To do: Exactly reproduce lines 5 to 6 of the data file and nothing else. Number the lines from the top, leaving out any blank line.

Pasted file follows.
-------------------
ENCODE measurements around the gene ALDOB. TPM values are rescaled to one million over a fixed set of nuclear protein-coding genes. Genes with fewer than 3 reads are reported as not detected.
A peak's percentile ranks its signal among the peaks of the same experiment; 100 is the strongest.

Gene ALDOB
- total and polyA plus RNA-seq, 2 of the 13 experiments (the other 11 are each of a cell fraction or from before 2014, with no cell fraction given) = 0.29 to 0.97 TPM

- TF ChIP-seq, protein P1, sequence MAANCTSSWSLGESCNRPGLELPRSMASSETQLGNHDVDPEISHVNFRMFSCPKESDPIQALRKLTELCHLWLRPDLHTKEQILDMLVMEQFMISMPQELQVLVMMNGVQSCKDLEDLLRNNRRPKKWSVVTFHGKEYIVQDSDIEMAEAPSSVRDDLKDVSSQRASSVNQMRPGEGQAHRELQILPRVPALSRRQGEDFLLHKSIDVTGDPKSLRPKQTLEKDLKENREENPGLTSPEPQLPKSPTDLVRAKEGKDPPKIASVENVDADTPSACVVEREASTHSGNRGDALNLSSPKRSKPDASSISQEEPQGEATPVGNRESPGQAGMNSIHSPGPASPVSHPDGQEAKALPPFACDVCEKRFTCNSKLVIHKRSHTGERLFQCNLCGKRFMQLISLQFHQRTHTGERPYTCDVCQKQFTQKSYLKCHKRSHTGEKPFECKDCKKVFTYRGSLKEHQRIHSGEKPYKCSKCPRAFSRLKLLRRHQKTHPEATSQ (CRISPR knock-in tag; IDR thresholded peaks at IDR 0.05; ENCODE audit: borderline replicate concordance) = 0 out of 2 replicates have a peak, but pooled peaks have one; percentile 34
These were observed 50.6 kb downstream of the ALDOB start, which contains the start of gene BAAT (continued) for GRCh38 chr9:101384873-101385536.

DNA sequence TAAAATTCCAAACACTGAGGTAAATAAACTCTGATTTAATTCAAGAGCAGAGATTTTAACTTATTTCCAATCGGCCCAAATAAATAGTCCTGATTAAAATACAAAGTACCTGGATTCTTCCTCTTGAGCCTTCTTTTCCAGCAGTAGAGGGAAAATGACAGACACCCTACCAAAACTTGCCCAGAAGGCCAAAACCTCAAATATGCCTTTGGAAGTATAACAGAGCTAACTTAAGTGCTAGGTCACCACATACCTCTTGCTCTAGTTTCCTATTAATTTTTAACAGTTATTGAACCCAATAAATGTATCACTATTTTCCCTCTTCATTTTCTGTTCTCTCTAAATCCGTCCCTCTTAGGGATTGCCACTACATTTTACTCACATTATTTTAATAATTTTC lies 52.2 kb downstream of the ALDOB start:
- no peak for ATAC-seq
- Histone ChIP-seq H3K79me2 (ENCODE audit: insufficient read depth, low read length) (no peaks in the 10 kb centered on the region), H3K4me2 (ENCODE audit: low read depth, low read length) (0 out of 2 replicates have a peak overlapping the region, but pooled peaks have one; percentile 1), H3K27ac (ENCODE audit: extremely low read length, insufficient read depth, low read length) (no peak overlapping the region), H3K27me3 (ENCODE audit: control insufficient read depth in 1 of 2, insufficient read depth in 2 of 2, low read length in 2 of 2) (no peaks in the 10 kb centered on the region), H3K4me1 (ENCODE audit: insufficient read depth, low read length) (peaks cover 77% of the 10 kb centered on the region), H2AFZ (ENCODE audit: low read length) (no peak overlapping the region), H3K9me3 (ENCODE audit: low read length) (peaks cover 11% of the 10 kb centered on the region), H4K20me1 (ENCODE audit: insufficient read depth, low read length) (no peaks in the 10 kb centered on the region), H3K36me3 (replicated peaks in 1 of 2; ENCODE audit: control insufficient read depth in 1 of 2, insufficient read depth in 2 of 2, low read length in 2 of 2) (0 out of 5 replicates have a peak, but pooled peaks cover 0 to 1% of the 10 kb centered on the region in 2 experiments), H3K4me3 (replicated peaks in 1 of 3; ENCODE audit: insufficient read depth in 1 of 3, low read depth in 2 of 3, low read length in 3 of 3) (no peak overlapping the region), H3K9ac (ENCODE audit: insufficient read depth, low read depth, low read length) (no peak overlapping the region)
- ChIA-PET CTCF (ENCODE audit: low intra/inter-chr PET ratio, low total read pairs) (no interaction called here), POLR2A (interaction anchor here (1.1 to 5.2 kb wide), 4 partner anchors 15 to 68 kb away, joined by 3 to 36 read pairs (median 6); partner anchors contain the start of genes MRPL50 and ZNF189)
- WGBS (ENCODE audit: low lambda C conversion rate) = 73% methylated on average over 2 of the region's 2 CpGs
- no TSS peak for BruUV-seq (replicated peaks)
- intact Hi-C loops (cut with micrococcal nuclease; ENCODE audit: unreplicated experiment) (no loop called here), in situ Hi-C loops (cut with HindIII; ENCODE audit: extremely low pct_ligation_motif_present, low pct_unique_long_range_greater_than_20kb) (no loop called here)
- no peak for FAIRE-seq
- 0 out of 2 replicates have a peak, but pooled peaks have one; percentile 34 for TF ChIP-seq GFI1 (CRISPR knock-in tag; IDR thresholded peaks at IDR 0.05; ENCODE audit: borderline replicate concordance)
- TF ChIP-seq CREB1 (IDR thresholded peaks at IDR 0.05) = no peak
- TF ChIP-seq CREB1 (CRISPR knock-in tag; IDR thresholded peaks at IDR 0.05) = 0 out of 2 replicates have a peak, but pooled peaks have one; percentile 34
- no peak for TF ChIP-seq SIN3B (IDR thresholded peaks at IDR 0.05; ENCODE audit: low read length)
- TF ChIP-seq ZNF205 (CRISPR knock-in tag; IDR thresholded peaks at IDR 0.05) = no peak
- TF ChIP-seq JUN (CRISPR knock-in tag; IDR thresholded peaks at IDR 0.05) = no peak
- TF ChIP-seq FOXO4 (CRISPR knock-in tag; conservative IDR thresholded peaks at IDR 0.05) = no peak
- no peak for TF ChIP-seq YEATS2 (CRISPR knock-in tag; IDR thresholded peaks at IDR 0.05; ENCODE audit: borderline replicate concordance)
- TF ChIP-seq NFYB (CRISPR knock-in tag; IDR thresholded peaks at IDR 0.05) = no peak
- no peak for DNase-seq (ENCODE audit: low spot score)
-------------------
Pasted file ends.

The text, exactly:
- TF ChIP-seq, protein P1, sequence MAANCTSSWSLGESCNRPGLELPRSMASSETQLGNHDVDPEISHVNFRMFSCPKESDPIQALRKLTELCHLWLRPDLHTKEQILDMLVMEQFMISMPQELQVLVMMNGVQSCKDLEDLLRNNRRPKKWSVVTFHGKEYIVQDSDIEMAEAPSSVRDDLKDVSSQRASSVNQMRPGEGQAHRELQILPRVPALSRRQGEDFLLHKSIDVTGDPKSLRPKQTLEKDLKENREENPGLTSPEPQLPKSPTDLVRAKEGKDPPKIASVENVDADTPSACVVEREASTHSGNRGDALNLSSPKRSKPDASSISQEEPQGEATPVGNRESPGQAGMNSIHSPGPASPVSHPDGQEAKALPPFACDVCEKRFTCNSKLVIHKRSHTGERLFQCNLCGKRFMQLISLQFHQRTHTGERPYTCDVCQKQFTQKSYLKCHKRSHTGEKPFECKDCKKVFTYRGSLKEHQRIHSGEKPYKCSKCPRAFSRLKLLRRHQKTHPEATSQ (CRISPR knock-in tag; IDR thresholded peaks at IDR 0.05; ENCODE audit: borderline replicate concordance) = 0 out of 2 replicates have a peak, but pooled peaks have one; percentile 34
These were observed 50.6 kb downstream of the ALDOB start, which contains the start of gene BAAT (continued) for GRCh38 chr9:101384873-101385536.